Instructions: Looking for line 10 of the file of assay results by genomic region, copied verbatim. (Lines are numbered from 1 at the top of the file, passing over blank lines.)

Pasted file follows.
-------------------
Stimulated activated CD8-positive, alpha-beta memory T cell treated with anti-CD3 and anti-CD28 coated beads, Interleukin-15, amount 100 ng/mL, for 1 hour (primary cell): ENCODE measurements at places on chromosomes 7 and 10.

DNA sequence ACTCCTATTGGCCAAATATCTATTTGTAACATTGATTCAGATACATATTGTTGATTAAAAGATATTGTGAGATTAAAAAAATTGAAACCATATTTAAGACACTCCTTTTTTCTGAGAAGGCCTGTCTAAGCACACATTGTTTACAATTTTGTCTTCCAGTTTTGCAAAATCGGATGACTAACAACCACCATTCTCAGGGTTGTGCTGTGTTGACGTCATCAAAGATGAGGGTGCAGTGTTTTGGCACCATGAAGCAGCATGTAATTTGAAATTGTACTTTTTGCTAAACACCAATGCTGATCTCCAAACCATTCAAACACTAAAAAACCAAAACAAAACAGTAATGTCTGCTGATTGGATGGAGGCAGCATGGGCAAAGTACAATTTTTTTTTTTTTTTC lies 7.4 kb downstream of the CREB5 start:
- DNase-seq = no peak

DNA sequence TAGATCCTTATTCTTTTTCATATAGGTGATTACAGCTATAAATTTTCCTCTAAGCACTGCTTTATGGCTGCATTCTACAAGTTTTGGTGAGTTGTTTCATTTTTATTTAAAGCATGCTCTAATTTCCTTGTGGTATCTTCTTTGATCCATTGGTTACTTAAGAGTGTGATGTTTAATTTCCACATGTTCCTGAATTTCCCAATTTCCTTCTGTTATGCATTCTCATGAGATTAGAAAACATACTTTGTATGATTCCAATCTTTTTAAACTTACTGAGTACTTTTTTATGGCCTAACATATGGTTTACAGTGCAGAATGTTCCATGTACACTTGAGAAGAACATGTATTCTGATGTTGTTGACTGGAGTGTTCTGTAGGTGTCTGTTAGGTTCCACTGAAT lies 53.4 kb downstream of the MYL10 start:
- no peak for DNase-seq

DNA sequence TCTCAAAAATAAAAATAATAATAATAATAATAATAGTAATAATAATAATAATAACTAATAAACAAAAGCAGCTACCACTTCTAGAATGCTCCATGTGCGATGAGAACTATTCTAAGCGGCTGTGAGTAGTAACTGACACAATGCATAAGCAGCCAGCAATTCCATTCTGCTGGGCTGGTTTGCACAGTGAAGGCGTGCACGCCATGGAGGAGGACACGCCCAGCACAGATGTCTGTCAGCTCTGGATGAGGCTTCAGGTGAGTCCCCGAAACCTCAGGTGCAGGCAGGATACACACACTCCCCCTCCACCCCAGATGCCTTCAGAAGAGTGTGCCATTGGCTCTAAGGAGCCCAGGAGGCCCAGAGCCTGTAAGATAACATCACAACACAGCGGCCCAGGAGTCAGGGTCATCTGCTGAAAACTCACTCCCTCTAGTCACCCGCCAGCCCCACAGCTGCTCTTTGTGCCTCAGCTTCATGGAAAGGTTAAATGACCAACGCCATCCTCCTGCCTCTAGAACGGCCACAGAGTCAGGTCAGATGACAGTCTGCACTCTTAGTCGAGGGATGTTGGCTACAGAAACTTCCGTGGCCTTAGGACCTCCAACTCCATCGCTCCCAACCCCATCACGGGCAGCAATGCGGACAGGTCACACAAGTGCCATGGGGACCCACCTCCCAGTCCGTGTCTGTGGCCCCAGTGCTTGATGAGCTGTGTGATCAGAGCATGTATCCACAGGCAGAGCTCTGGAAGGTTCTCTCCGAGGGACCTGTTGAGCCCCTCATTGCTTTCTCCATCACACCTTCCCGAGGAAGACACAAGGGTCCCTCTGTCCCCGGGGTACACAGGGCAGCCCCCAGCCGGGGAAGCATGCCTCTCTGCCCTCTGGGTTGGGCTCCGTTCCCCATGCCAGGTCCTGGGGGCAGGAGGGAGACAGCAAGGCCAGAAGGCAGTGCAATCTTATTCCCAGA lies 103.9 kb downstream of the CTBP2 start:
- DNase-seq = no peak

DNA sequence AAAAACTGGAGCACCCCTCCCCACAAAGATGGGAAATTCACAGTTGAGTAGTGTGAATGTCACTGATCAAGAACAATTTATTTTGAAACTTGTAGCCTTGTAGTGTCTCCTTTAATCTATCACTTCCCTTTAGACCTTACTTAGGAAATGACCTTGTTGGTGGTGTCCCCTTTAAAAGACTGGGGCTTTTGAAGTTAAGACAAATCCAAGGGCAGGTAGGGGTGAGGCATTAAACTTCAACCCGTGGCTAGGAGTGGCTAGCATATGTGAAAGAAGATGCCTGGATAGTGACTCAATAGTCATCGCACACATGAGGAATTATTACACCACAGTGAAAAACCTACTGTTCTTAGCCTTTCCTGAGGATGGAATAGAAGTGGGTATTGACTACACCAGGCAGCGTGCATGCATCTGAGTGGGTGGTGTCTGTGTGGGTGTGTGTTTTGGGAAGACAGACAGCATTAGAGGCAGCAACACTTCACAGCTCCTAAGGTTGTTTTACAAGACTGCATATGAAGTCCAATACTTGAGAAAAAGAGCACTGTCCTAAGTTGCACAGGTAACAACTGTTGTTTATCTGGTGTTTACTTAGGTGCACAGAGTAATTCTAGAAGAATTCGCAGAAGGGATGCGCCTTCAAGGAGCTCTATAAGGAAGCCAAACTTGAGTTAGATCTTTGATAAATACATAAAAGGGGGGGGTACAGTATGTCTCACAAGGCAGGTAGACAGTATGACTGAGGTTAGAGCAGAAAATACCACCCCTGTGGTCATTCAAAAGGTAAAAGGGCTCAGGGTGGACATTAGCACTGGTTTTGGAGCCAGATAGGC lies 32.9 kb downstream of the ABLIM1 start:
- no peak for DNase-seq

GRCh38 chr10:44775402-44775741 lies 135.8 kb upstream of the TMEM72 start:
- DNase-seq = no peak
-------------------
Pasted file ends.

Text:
GRCh38 chr10:44775402-44775741 lies 135.8 kb upstream of the TMEM72 start: